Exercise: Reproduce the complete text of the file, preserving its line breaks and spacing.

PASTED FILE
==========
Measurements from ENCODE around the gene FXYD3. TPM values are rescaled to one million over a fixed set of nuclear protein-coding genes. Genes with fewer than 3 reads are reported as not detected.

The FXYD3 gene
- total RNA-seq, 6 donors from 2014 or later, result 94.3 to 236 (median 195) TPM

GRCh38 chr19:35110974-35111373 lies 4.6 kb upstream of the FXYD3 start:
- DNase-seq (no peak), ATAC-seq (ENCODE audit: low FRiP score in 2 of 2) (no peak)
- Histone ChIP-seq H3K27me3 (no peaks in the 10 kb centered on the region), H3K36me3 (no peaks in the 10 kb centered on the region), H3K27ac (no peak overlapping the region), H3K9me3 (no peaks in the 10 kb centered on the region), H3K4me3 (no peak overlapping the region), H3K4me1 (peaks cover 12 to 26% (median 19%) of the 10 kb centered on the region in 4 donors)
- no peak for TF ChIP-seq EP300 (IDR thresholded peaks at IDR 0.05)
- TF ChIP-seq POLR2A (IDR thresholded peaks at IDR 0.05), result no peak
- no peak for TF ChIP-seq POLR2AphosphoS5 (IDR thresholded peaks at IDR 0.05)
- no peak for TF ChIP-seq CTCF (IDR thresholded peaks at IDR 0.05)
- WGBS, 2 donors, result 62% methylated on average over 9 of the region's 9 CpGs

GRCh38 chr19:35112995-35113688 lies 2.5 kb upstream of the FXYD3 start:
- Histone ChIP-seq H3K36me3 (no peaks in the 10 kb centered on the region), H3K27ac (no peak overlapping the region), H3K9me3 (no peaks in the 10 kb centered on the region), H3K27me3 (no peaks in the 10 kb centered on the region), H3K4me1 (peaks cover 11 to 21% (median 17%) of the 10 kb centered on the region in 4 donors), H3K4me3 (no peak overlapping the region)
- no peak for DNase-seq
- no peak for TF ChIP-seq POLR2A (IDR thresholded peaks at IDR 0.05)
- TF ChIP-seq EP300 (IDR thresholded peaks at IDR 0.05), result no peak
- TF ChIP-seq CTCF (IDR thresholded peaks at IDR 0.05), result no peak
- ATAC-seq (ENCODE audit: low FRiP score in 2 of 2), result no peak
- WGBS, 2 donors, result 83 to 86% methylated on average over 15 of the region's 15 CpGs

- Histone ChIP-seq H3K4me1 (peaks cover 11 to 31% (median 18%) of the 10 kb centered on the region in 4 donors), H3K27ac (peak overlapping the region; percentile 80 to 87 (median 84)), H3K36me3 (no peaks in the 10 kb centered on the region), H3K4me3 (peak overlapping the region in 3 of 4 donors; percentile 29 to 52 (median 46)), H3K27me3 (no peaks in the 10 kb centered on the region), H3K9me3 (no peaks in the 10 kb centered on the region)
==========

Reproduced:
Measurements from ENCODE around the gene FXYD3. TPM values are rescaled to one million over a fixed set of nuclear protein-coding genes. Genes with fewer than 3 reads are reported as not detected.

The FXYD3 gene
- total RNA-seq, 6 donors from 2014 or later, result 94.3 to 236 (median 195) TPM

GRCh38 chr19:35110974-35111373 lies 4.6 kb upstream of the FXYD3 start:
- DNase-seq (no peak), ATAC-seq (ENCODE audit: low FRiP score in 2 of 2) (no peak)
- Histone ChIP-seq H3K27me3 (no peaks in the 10 kb centered on the region), H3K36me3 (no peaks in the 10 kb centered on the region), H3K27ac (no peak overlapping the region), H3K9me3 (no peaks in the 10 kb centered on the region), H3K4me3 (no peak overlapping the region), H3K4me1 (peaks cover 12 to 26% (median 19%) of the 10 kb centered on the region in 4 donors)
- no peak for TF ChIP-seq EP300 (IDR thresholded peaks at IDR 0.05)
- TF ChIP-seq POLR2A (IDR thresholded peaks at IDR 0.05), result no peak
- no peak for TF ChIP-seq POLR2AphosphoS5 (IDR thresholded peaks at IDR 0.05)
- no peak for TF ChIP-seq CTCF (IDR thresholded peaks at IDR 0.05)
- WGBS, 2 donors, result 62% methylated on average over 9 of the region's 9 CpGs

GRCh38 chr19:35112995-35113688 lies 2.5 kb upstream of the FXYD3 start:
- Histone ChIP-seq H3K36me3 (no peaks in the 10 kb centered on the region), H3K27ac (no peak overlapping the region), H3K9me3 (no peaks in the 10 kb centered on the region), H3K27me3 (no peaks in the 10 kb centered on the region), H3K4me1 (peaks cover 11 to 21% (median 17%) of the 10 kb centered on the region in 4 donors), H3K4me3 (no peak overlapping the region)
- no peak for DNase-seq
- no peak for TF ChIP-seq POLR2A (IDR thresholded peaks at IDR 0.05)
- TF ChIP-seq EP300 (IDR thresholded peaks at IDR 0.05), result no peak
- TF ChIP-seq CTCF (IDR thresholded peaks at IDR 0.05), result no peak
- ATAC-seq (ENCODE audit: low FRiP score in 2 of 2), result no peak
- WGBS, 2 donors, result 83 to 86% methylated on average over 15 of the region's 15 CpGs

- Histone ChIP-seq H3K4me1 (peaks cover 11 to 31% (median 18%) of the 10 kb centered on the region in 4 donors), H3K27ac (peak overlapping the region; percentile 80 to 87 (median 84)), H3K36me3 (no peaks in the 10 kb centered on the region), H3K4me3 (peak overlapping the region in 3 of 4 donors; percentile 29 to 52 (median 46)), H3K27me3 (no peaks in the 10 kb centered on the region), H3K9me3 (no peaks in the 10 kb centered on the region)